Some were considering career changes before the lockdown and others are doing so as a result of retrenchments. With a job market that’s shrinking daily, experts offer tips on how to secure a new job or career change
words by maki molapo / photo credit christina wocintechchat
The pandemic has compelled us to adapt to uncomfortable changes and to think about some much-needed career changes, and how to make those changes with the social, financial and travel limitations that have been placed on us. During this period, we have also seen drastic economic changes that have seen many SMMEs, which are the largest employers in the country, shutdown operations, creating a great deal of uncertainty around the future of the world of work. In an effort to acquire some form of security, people are either contemplating changing careers, upskilling or exploring greener pastures in other industries.
Pandemic aside, there are several other reasons why people want to change careers. Human Resources Administrator, Mampesa Mopeli, says some people were contemplating changing careers before the pandemic but there was hesitation caused by the lack of job security. So, people are taking advantage of the current uncertainty to explore other avenues. Head of Careers Services at the University of the Free State, Belinda Janeke says it also largely has to do with employees questioning, not only their value in the company but if the career they’re in is the correct one to begin with.
As grim as the job market seems, Janeke, says opportunities will also be created, because organisations are also considering the necessity and the methods of adapting to current changes. The question remains, is it a good time to change careers? Janeke says, “I feel 50/50 about it”. She says it’s between job security and the will to take a risk and do something new. However, as an employee considering changing careers because your industry’s future seems bleak, Janeke advises that you do extensive research on the developments as well as the evolution affecting your industry. On the other hand, Mopeli says she personally doesn’t think it’s a good idea primarily because virtually adjusting to the working environment can be a challenge that could end up affecting, not only your work but also your mental health. But Forbes, Caroline Ceniza-Levine says, “the right time to make a career move needs to account for everything else going on in your life too”, such as financial and family responsibilities.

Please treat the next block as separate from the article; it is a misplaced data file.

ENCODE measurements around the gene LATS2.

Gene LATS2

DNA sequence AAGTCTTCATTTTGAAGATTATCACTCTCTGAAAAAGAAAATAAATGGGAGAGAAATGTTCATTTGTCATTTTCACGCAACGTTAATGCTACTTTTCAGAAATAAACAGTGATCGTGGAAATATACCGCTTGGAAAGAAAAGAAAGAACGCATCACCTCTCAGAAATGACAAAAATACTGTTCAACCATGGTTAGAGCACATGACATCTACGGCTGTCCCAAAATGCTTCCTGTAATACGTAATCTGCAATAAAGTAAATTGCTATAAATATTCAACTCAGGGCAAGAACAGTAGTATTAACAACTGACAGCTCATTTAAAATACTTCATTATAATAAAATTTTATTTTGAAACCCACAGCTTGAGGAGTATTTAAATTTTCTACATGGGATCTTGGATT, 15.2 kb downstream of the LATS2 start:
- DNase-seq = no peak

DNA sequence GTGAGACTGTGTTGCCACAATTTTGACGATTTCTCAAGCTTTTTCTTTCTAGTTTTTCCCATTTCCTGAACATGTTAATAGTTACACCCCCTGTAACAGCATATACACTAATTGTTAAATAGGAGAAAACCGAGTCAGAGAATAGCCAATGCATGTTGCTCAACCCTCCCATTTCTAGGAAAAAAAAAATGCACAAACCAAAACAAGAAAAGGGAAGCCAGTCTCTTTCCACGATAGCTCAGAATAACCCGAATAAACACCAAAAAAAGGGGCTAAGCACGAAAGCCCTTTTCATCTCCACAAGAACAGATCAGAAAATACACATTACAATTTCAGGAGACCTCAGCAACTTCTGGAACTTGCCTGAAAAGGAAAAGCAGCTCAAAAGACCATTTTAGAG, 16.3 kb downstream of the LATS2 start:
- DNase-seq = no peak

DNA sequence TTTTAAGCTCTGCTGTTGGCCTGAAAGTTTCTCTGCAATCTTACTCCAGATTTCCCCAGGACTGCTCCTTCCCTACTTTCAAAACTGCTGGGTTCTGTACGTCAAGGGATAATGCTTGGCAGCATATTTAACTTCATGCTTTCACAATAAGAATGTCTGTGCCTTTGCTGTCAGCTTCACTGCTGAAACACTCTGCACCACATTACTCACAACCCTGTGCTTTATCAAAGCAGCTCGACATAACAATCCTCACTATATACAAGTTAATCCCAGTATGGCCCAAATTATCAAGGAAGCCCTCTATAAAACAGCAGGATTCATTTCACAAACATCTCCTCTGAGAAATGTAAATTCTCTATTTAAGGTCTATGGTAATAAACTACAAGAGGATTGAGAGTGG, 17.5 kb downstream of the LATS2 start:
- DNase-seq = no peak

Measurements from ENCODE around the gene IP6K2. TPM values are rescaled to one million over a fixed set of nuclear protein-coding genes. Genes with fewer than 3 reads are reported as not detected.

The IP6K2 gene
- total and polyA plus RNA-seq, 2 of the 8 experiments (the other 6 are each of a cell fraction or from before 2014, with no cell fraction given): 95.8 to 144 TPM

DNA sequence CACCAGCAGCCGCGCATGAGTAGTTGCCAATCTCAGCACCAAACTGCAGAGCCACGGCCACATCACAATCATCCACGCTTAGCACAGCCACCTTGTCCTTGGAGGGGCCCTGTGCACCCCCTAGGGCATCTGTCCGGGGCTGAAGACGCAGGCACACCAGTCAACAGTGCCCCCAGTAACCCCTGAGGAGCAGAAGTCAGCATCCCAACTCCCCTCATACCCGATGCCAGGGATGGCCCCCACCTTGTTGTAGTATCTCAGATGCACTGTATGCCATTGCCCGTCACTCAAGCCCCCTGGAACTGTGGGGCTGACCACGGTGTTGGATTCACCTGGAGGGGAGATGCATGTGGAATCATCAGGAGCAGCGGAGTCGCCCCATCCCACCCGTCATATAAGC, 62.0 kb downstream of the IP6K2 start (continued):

Although there’s no single answer to the question, Janeke and Mopeli say there are a few things to consider before making the actual change:
- Research – You must do your research on the specific industry you’re interested in and look at which opportunities are there because every industry has been affected by the pandemic.
- Information and Technology – Janeke says people in the world of work need to start thinking of careers based on how they can apply their skills in relation to the technology that’s currently being used in their respective industries.
- Upskill yourself – Janeke says the perfect time to do this is if you’re considering leaving your current job at the end of the year. Mopeli adds that to avoid being stuck in a profession that doesn’t look as promising as you thought, enrol for online courses, train yourself for the position you have in mind and talk to people who work in that field about the advantages and disadvantages to ensure that the profession is the right fit.
- Get an objective second opinion – “This is somebody who can be objective to see whether your reasons for wanting to make this career move [are justified] – are they fear or passion driven?” Janeke advises. She also adds that if you’ve lost your job then this can be a fresh start for you. Mopeli also suggests that you, “weigh the urgency of you leaving the organisation to find out if it’s something that you can work on or if you have always wanted leave.”
- Networking – This will help if you don’t have enough experience in the field you’re transitioning into. Janeke says references are also not limited to your line manager because platforms like LinkedIn allow colleagues to endorse your skills or expertise.
Job hunting during a pandemic has become virtual and this may result in a need for more technological resources (which also require money) to remain competitive and Janeke says, “it almost boils down to networking”:
- Reach out to people who could help you update your CV, LinkedIn profile and upload your CV onto recruitment sites.
- Have a mock interview with someone to prepare for your virtual interview to ensure that you have all the resources that you need such as laptops, data and Wi-Fi.
- Mopeli also says you should try and find out which local businesses work with job seeking entities.
There you have it. Experts say despite current challenges, the job market is also looking for ways to be agile and create opportunities. And remember that if you don’t try, the answer will always be a “no”.